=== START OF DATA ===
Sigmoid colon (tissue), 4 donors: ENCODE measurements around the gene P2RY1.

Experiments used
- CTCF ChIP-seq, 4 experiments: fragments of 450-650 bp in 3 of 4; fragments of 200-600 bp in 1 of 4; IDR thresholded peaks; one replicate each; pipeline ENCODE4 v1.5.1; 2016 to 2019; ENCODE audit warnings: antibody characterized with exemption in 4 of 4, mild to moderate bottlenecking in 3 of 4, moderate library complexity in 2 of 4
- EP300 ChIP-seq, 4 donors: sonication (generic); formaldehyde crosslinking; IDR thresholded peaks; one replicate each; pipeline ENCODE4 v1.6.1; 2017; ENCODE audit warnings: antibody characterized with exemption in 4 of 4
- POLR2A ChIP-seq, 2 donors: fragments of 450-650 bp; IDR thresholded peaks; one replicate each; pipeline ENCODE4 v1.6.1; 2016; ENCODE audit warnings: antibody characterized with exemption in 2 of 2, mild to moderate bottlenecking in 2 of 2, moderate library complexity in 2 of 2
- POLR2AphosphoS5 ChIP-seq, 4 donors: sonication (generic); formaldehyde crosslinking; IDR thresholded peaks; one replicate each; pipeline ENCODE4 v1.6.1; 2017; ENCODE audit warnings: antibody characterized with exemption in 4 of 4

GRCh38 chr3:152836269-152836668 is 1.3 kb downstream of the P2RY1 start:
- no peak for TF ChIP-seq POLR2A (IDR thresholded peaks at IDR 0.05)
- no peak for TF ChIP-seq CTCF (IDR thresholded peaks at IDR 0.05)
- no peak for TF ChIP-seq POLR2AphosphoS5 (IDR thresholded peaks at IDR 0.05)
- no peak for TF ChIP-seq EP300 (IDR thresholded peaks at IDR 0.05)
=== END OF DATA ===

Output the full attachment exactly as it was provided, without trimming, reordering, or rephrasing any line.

Sigmoid colon (tissue), 4 donors: ENCODE measurements around the gene P2RY1.

Experiments used
- CTCF ChIP-seq, 4 experiments: fragments of 450-650 bp in 3 of 4; fragments of 200-600 bp in 1 of 4; IDR thresholded peaks; one replicate each; pipeline ENCODE4 v1.5.1; 2016 to 2019; ENCODE audit warnings: antibody characterized with exemption in 4 of 4, mild to moderate bottlenecking in 3 of 4, moderate library complexity in 2 of 4
- EP300 ChIP-seq, 4 donors: sonication (generic); formaldehyde crosslinking; IDR thresholded peaks; one replicate each; pipeline ENCODE4 v1.6.1; 2017; ENCODE audit warnings: antibody characterized with exemption in 4 of 4
- POLR2A ChIP-seq, 2 donors: fragments of 450-650 bp; IDR thresholded peaks; one replicate each; pipeline ENCODE4 v1.6.1; 2016; ENCODE audit warnings: antibody characterized with exemption in 2 of 2, mild to moderate bottlenecking in 2 of 2, moderate library complexity in 2 of 2
- POLR2AphosphoS5 ChIP-seq, 4 donors: sonication (generic); formaldehyde crosslinking; IDR thresholded peaks; one replicate each; pipeline ENCODE4 v1.6.1; 2017; ENCODE audit warnings: antibody characterized with exemption in 4 of 4

GRCh38 chr3:152836269-152836668 is 1.3 kb downstream of the P2RY1 start:
- no peak for TF ChIP-seq POLR2A (IDR thresholded peaks at IDR 0.05)
- no peak for TF ChIP-seq CTCF (IDR thresholded peaks at IDR 0.05)
- no peak for TF ChIP-seq POLR2AphosphoS5 (IDR thresholded peaks at IDR 0.05)
- no peak for TF ChIP-seq EP300 (IDR thresholded peaks at IDR 0.05)